“But my passion fundamentally remains journalism, and I already look forward to two years from now, when the conferences are over and it will be time at last to head back to my utmost pleasure: reporting.”
“American Eclipse,” by David Baron (1989-90), is a finalist for the PEN/E. O. Wilson Prize for Literary Science Writing. The book, subtitled “A Nation’s Epic Race to Catch the Shadow of the Moon and Win the Glory of the World,” tells the story of the total solar eclipse that crossed the American West in 1878, attracting many of the era’s great scientists — including Thomas Edison and the Vassar astronomer Maria Mitchell — to the frontier. You can read a chapter David left out of the book in Undark. “American Eclipse” is also an Amazon top science book of 2017.
Maryn McKenna (2013-14) also has an Amazon top science book of 2017: “Big Chicken: The Incredible Story of How Antibiotics Created Modern Agriculture and Changed the Way the World Eats.” You can read an excerpt from that book in Undark.
“Big Chicken” is also one of Smithsonian.com’s 10 best science books of 2017; a ScienceNews favorite science book of 2017; and a favorite food and farming book of 2017on Civil Eats, among other honors. And at the Harvard Book Store on Feb. 27, Maryn will be discussing the book with Nicholas Evans and signing copies. More “Big Chicken”-related events can be found here.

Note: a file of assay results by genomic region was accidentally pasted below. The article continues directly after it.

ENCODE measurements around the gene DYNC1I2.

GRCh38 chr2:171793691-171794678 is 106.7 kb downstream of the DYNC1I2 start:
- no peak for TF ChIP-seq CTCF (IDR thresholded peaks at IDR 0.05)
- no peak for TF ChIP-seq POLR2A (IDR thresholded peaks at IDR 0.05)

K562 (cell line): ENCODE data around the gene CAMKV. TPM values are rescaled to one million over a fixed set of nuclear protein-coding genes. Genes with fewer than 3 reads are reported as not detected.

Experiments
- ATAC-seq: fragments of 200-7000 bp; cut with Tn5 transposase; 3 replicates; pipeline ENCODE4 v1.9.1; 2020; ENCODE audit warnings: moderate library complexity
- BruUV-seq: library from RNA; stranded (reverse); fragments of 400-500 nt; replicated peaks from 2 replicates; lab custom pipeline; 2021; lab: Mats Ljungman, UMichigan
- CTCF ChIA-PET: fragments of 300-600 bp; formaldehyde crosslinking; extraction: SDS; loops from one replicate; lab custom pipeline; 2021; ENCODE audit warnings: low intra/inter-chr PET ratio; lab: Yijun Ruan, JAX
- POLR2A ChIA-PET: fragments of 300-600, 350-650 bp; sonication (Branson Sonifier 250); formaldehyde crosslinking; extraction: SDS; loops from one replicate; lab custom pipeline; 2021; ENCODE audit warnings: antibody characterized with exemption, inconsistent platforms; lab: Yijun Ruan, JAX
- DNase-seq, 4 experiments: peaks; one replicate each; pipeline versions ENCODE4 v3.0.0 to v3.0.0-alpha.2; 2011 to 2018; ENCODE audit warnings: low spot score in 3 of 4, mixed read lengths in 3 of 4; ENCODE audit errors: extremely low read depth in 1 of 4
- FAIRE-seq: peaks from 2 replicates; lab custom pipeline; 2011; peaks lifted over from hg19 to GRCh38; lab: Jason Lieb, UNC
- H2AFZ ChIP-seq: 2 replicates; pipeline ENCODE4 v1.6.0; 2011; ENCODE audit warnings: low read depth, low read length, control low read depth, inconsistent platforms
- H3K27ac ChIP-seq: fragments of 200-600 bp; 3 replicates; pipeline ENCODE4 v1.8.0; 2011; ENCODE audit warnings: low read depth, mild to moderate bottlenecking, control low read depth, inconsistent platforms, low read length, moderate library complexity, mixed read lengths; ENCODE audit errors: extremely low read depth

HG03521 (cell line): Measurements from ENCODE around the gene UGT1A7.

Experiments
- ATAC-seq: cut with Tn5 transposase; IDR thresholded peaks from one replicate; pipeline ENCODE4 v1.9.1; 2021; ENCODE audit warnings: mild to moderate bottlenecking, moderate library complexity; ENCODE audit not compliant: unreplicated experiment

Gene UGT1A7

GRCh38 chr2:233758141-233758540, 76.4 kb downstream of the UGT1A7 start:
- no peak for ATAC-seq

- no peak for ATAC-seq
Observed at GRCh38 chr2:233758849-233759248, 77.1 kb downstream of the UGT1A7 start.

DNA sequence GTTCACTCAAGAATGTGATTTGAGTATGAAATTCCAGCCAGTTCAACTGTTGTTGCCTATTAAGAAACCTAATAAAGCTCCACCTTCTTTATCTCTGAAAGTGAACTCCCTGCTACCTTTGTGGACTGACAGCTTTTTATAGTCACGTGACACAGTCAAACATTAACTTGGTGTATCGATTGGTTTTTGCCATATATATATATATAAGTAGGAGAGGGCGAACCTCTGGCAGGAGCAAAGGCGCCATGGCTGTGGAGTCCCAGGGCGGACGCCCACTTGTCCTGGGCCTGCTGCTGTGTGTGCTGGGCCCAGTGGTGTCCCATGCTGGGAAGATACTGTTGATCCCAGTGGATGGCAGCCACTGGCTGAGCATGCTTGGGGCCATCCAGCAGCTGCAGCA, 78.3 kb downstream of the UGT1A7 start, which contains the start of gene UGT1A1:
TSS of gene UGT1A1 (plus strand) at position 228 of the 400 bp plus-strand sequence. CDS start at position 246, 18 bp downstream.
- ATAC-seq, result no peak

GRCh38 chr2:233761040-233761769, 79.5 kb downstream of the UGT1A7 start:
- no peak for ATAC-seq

Meera Subramanian (2016-17) has completed four stories for her InsideClimate News series Finding Middle Ground: Conversations Across America. In Georgia, she met fifth-generation peach farmers whose crop failed after a too-warm winter. In West Virginia, she spoke to people who were trying to reconcile the effects of a devastating local flood with what their preachers were telling them about biblical end times. Up in Wisconsin, a father-daughter team of dogsledders had different explanations for the ongoing changes in their weather-dependent sport. And West Texas — a land of oil and gas, cows and cotton — is embracing wind energy and the steady jobs and income it provides. Meera’s series will continue through 2018.